A novel use of the coupling system for optical fibers employs internal reflections in the optical junction as shown in FIGURE 4. Light of a first spectral range, for instance a monochromatic light, is directed to the optical junction through fiber bundle 10a, and light of a different spectral range is introduced from bundle 10b. The coupling material 40 is contained in a reflective mounting 60, such as polished metal. It is known that light emerging from a single fiber assumes a conical shape. Therefore the many diffusing cones of light emerging from numerous individual fibers in the optical bundle are scattered throughout the coupling material. If the interior reflecting surface of chamber 60 is a spherical or cylindrical shape the light rays emerging from bundles 10a and 10b are reflected or diffused onto the face of output bundle 20 where the polychromatic light is blended or combined from the spectral ranges present in the individual input bundles. In this way a monitoring device can detect conditions of several points by observing chromatic changes in the output bundle 20. An interesting use of such a system is described by Peter et al. in US. Patent No. 2,589,569 in which a traffic signal has three inputs of red, green and yellow lights into a single output element. By using an integrating junction as shown in FIG. 4, this same function could be carried by only red and green monochromatic light sources. The net effect of observing a blended polychromatic light from these colors is yellow to the normal viewer even though the pure yellow spectrum is not present. The integrating sphere or cylinder shown in FIG. 4
could also be used to divide a single light source; however, the high losses due to internal reflections render this use impractical.
The invention has been described with particular reference to certain embodiments and examples shown in the drawing and in the specification. It is contemplated that changes and modifications may be made in the invention without departing from the spirit or scope thereof.
What is claimed is:
1. An optical coupling system comprising in combination multiple optical fiber bundles containing a plurality of transparent individual parallel fibers for internally reflecting light along individual optical axes, said optical fiber bundles ending in optically transmitting terminal portions;
means for mounting the bundles to provide a spaced relation between the terminal portions; and
means for contacting the transparent fibers of each bundle with a light-conducting coupling material at the terminal portions of the bundles, the coupling material consisting of an elastomeric silicone under positive pressure between the fiber bundles thereby conforming to the shape of the individual fibers at the terminal portions of the bundles and providing a continuous optical path from one bundle to another.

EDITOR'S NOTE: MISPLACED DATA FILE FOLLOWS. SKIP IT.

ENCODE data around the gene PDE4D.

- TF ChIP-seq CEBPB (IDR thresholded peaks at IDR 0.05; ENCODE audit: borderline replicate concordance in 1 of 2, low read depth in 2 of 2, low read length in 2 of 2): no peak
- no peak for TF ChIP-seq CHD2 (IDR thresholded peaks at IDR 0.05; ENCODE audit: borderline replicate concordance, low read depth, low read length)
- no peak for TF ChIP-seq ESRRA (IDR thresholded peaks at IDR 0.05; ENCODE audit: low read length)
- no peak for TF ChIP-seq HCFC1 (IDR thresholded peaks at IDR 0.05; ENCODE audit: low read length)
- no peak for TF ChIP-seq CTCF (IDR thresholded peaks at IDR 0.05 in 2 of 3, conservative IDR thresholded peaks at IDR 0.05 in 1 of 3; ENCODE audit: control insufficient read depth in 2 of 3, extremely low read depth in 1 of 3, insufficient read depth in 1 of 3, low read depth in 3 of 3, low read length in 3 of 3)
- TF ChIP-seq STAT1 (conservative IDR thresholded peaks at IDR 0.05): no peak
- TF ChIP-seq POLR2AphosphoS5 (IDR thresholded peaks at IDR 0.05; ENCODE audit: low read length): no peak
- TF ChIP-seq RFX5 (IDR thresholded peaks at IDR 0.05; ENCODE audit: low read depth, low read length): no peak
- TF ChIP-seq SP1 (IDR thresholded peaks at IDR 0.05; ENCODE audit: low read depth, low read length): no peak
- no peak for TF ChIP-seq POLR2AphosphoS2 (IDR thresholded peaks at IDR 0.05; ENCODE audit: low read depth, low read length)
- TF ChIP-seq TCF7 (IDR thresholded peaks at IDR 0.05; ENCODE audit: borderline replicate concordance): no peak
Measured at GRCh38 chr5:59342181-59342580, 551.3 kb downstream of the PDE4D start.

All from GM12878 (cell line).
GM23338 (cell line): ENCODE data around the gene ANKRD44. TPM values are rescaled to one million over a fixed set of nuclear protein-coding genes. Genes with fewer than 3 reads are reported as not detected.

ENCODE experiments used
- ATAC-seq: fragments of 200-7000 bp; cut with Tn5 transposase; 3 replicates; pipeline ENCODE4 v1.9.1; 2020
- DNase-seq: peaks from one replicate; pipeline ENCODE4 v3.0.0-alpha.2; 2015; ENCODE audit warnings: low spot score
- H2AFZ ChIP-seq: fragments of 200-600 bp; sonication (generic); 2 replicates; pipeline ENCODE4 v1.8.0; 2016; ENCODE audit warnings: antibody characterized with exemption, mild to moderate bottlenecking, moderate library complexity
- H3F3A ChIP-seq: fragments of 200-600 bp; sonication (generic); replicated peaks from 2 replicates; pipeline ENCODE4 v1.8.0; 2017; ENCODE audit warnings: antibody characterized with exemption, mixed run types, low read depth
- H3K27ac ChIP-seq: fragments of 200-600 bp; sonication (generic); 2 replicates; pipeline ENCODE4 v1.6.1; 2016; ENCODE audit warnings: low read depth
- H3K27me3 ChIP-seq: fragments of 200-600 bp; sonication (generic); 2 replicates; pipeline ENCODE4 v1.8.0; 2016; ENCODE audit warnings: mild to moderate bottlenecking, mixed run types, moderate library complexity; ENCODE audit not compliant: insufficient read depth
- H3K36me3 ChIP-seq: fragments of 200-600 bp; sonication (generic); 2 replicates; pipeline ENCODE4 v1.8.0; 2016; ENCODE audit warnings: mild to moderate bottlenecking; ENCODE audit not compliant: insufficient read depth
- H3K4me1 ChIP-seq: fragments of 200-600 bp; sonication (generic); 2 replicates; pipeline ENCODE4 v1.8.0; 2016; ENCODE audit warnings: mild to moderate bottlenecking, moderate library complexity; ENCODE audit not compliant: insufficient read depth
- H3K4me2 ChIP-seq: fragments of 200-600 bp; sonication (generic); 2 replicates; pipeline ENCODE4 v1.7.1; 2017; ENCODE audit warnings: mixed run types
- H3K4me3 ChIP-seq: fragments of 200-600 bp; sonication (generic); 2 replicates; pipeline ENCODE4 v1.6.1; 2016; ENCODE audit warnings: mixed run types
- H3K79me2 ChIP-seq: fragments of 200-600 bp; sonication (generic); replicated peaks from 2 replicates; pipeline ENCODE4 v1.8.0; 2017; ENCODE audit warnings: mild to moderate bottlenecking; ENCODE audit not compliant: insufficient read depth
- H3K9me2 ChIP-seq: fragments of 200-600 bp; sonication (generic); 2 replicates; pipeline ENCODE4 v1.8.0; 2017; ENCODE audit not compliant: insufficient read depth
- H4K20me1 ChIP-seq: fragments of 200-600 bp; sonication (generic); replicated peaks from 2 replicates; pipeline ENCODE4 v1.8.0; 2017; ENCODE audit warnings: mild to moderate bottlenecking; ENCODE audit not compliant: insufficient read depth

2. The optical coupling system of claim 1 including plural light input bundles directing rays from light sources having different specgal ranges, and including light output means.
3. The optical system of claim 1 wherein cross-sectional light input area is substantially equal to light output area.
4. The optical system of claim 1 comprising a mounting sleeve for receiving connector members attached to the optical fiber bundles, and having a chamber for containing the coupling material under pressure.
5. The optical coupling system of claim 4 wherein the mounting sleeve and connector members are mating threaded cylinders.
6. The optical coupling system of claim 4 wherein input and output bundles have parallel aligned optical axes.
References Cited UNITED STATES PATENTS 3,289,101 11/1966 Masters et a1.
3,331,956 7/1967 Hough et al.
3,389,950 6/1968 Hal'per 35096 FOREIGN PATENTS 1,017,354 1/1966 Great Britain.
JOHN K. CORBIN, Primary Examiner US. Cl. X.R. 350-169
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|U.S. Classification||385/54, 385/39|
|International Classification||G02B6/38, G02B6/42, H04B10/213, G02B6/28, G02B6/40|
|Cooperative Classification||G02B6/2804, G02B6/4214, G02B6/403, G02B6/2558, G02B6/4298, G02B6/2808|
|European Classification||G02B6/28B2, G02B6/42L, G02B6/42C3R, G02B6/28B, G02B6/40B, G02B6/255R|